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Almost nothing happens at AHA board meeting

By Maria Saporta

Going to Atlanta Housing Authority board meeting can be surreal.

After having not met since Jan. 5 and despite having several lingering thorny issues (see previous post) on its plate, the AHA board met Wednesday as though nothing was out of the ordinary.

For starters, the chairman — Dan Halpern — was on vacation. And only four of the seven board members were present — enough for a quorum.

The board went through a non-eventful agenda. The one item that could have been controversial was a resolution authorizing the commissioners to seek professional services of a law firm to provide legal services to the board regarding corporate governance and ethics matters to assist the board with its fiduciary duties and responsibilities, and other related matters.”

Former AHA Chairman Cecil Phillips asked why the board was seeking these services. And AHA’s legal counsel said it had been requested by Halpern.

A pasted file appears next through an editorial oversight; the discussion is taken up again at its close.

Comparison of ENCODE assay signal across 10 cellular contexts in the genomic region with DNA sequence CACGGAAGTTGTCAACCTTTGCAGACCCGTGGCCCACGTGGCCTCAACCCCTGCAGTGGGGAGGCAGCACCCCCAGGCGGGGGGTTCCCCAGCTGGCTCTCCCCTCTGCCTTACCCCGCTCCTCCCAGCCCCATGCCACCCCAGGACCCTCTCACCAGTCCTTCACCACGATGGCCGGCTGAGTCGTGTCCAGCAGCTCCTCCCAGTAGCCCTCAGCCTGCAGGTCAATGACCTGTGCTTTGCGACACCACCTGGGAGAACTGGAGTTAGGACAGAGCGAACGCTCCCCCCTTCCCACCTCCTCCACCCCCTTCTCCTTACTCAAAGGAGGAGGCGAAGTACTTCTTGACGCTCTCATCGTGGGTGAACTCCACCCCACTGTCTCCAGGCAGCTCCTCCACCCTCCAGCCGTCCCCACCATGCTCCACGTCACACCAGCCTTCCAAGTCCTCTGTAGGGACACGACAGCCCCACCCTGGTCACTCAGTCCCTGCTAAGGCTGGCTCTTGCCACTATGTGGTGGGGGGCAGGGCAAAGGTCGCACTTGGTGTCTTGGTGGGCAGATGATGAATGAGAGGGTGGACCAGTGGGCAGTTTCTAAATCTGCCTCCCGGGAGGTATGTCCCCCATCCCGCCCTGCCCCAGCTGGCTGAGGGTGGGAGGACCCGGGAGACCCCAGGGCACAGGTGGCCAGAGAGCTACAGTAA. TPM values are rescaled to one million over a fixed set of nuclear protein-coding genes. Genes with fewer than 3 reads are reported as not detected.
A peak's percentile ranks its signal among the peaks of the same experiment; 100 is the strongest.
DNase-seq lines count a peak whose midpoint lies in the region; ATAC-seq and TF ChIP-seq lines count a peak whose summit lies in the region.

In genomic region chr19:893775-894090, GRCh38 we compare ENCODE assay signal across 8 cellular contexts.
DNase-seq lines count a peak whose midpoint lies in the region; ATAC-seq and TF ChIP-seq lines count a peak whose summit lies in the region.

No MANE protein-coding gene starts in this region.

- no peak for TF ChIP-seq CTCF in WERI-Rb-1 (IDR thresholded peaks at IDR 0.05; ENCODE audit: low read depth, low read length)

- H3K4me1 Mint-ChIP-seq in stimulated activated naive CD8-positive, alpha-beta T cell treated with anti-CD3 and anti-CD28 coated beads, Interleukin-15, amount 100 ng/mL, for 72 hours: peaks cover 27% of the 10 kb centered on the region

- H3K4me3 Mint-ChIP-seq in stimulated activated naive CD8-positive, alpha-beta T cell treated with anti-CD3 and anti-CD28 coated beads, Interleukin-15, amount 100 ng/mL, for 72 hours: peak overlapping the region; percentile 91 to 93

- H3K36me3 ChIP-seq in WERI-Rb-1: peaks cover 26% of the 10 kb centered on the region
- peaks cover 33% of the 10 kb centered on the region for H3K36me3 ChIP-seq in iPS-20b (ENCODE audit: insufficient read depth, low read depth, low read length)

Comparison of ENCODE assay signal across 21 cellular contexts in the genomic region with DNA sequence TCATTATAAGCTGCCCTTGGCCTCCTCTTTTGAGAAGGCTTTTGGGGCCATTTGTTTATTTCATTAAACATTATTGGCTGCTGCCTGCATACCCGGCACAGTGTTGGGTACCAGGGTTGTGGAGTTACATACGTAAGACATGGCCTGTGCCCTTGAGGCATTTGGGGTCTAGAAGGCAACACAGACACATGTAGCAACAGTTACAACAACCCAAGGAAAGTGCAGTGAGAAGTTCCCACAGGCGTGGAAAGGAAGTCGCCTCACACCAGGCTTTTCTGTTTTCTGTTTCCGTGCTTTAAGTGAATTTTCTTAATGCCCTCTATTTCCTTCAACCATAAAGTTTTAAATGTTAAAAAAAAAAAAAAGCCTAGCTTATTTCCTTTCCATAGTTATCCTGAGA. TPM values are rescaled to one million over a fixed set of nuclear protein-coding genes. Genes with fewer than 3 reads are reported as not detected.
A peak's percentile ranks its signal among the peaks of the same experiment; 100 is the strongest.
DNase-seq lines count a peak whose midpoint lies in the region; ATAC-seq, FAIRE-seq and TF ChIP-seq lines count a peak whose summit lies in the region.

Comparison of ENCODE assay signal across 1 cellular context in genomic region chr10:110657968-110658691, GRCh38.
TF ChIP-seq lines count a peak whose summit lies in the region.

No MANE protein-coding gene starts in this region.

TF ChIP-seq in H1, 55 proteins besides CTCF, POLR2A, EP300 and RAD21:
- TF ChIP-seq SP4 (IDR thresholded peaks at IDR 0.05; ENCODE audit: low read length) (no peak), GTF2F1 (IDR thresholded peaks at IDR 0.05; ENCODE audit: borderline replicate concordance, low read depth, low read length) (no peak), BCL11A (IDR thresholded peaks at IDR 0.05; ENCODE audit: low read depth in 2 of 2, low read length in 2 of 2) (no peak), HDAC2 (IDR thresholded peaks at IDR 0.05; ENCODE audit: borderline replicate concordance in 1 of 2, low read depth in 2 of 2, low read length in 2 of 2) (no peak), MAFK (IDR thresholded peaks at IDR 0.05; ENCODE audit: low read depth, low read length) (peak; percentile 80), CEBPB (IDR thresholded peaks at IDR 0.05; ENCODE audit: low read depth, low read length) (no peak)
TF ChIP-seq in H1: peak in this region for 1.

AHA President and CEO Renee Glover suggested that the board could request a “task order” as part of the resolution. Phillips agreed to that amendment, and the resolution passed.

The most animated part of the meeting was when a request was made to amend a contract with Integral Development LLC to cover costs relating to extraordinary site conditions at the former site of University Homes.

Developers found an abandoned brick sewer line that had not been on any of the city’s maps and probably had been installed in the 1890s. A photo of the pipe showed the skilled labor that existed more than 100 years ago. Apparently the pipe had caused water to leak, making the soil unstable for new construction.

Shortly after, the AHA board adjourned the meeting — without addressing any of the serious governance issues that exist.

Maria Saporta

Maria Saporta, Editor, is a longtime Atlanta business, civic and urban affairs journalist with a deep knowledge of our city, our region and state.  Since 2008, she has written a weekly column and news stories for the Atlanta Business Chronicle. Prior to that, she spent 27 years with The Atlanta Journal-Constitution, becoming its business columnist in 1991. Maria received her Master’s degree in urban studies from Georgia State and her Bachelor’s degree in journalism from Boston University. Maria was born in Atlanta to European parents and has two young adult children.


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